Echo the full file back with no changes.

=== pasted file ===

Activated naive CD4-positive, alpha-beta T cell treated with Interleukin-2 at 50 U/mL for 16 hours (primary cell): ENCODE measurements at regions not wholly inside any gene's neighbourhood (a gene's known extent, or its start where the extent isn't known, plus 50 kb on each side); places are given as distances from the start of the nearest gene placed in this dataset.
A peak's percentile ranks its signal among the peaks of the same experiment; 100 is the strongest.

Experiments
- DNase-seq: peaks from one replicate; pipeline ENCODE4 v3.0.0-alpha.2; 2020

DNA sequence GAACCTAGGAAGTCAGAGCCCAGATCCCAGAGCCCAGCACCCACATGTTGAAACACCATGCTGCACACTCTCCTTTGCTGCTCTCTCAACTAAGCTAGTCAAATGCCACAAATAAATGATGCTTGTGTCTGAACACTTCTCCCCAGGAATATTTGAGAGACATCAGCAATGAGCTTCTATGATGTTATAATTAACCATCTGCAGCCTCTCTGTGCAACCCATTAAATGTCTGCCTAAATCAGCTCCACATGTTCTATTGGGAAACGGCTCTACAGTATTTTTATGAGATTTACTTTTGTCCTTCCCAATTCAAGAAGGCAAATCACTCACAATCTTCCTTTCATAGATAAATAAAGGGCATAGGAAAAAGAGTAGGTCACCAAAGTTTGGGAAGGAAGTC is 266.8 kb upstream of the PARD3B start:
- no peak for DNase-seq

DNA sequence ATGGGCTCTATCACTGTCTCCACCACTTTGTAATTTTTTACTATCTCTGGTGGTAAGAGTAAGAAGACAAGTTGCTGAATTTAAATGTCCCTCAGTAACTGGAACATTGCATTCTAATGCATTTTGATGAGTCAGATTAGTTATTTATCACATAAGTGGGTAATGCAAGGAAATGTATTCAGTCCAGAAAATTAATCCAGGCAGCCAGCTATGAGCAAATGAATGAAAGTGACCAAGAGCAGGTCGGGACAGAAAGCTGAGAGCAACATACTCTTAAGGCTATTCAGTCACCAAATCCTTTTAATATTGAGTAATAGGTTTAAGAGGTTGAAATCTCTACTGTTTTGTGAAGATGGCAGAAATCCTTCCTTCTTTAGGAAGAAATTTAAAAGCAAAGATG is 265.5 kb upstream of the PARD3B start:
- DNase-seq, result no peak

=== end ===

Activated naive CD4-positive, alpha-beta T cell treated with Interleukin-2 at 50 U/mL for 16 hours (primary cell): ENCODE measurements at regions not wholly inside any gene's neighbourhood (a gene's known extent, or its start where the extent isn't known, plus 50 kb on each side); places are given as distances from the start of the nearest gene placed in this dataset.
A peak's percentile ranks its signal among the peaks of the same experiment; 100 is the strongest.

Experiments
- DNase-seq: peaks from one replicate; pipeline ENCODE4 v3.0.0-alpha.2; 2020

DNA sequence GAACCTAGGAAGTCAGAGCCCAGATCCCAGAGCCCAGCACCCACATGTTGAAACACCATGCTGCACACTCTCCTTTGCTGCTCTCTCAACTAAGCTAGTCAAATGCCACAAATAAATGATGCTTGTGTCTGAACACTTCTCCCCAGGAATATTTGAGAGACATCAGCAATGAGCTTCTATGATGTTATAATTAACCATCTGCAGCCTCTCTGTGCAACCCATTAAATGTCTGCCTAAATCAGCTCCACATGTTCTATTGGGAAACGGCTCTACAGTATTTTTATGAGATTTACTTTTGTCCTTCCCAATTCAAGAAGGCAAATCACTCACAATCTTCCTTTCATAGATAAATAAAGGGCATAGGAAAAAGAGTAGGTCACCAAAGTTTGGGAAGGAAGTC is 266.8 kb upstream of the PARD3B start:
- no peak for DNase-seq

DNA sequence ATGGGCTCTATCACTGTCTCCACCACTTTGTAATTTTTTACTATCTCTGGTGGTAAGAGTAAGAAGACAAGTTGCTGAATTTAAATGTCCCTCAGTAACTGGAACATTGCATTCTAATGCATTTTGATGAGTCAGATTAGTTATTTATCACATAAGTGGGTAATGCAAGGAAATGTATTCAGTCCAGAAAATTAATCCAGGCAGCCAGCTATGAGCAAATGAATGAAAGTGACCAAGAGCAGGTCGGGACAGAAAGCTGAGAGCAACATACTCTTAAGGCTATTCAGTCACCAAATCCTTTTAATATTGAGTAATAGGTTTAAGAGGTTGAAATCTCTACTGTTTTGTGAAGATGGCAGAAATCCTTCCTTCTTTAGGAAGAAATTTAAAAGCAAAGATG is 265.5 kb upstream of the PARD3B start:
- DNase-seq, result no peak